Because Sunset Zoo is not very large, there were several concerns about how to handle a large number of people participating in scheduled workshops. First, were would we put all the workshops? We decided to divide the zoo into thirds and place the children in those sections according to their grade level (Appendix II). We believed this decision to be a time saver and it also helped to keep everyone on his or her schedule. Second, where were all the kids going to eat their lunch? We solved this problem by staggering the times of when the students would eat their lunch. A third problem for us to think about was where are all these buses going to park? The zoo has a field located to one side of it, so we would park all the buses there. However, in our case very few buses stayed at the zoo throughout the event.
To find workshop presenters we sent flyers to individuals and groups that had participated in past events held in partnership with the zoo. Other avenues used to find presenters included the local university, junior high and high school science clubs, Boy and Girl Scout groups, Wildlife and Parks, and local businesses. Of course much time was spent on follow-up calls after the initial flyers were sent out and on confirmations of those willing to participate. We had outstanding community support for RSD and had a variety of workshops such as African storytelling, Wal-Mart Green Team, The Children’s Bookstore, and Kansas State University Horticulture Club, just to name a few (see Appendix III).
RSD 1999 was such a great success that we have decided to make it an annual event at our zoo. However, we have learned from the first year and are going to try a few things differently in 2000. The first year of the event all the buses arrived with their classroom’s animal group pictured in the bus window (we provided this) so that we could match them up with their classroom buddy. Unfortunately we could not unload the children quick enough. So for our second RSD we will try to have the buses arrive at staggered times that we schedule in advance.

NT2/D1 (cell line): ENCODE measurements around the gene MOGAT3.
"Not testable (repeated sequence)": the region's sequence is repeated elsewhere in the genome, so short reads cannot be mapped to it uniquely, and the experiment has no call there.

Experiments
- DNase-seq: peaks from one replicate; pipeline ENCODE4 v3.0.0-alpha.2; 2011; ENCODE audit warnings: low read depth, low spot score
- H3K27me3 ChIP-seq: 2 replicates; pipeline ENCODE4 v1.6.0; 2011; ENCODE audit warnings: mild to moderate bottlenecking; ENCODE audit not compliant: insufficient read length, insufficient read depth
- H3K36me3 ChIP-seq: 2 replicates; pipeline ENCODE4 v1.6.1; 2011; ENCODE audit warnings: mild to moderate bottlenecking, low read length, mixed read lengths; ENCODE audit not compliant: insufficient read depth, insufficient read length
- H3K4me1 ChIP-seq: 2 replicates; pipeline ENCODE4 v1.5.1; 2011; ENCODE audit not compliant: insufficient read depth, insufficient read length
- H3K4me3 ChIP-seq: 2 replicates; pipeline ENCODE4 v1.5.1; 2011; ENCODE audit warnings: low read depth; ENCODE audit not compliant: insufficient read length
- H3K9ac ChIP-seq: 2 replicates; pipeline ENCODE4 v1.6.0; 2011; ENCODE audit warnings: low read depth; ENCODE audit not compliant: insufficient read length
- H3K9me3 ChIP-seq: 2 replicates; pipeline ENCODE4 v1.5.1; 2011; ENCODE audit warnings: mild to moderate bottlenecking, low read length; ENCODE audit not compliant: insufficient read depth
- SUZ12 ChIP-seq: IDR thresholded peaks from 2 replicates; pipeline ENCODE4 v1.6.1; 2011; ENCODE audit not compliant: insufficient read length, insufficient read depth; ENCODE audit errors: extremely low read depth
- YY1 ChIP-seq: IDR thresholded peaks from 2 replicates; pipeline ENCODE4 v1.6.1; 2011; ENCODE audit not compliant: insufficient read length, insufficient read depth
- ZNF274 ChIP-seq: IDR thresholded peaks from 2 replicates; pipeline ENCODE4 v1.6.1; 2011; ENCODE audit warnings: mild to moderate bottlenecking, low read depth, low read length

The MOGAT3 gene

We have also decided to break RSD into two separate days. One day will be for kindergarten through second grade and the second day will be for third through sixth grade. This way we will be able to accommodate more children for the event and focus the workshops on the appropriate age level.
A few weeks before the event we sent teacher packets to all the participating classrooms so that they could become familiar with chimpanzees. The problem with this was that only the fifth and sixth grades were located near the chimpanzee exhibit, therefore not everyone was able to see the chimps. The 2000 Teacher’s Packets will focus on the goals of the Roots & Shoots program: the environment, animals, and culture. We will also send these packets out as soon as the teachers register.
By the time we will be presenting this paper we will have just completed our RSD 2000. Statistics and other pertinent information comparing RSD 1999 with RSD 2000 will be made available at the presentation.
–Conclusion: RSD is a wonderful way to incorporate a large special event into your educational programming. Three areas that need major emphasis are inviting schools, finding presenters, fundraising, and logistics. If three separate people take one area each and work as a team, RSD will be an exciting fun- filled day of educational opportunities for your community.
Presenters: Jared Bixby Co-Chairperson
Linda Cottle Extensions Chairperson
Schaneé Anderson Curator of Education email@example.com
Sunset Zoo Docents and Staff
2333 Oak Street
Manhattan, Kansas 66502-3824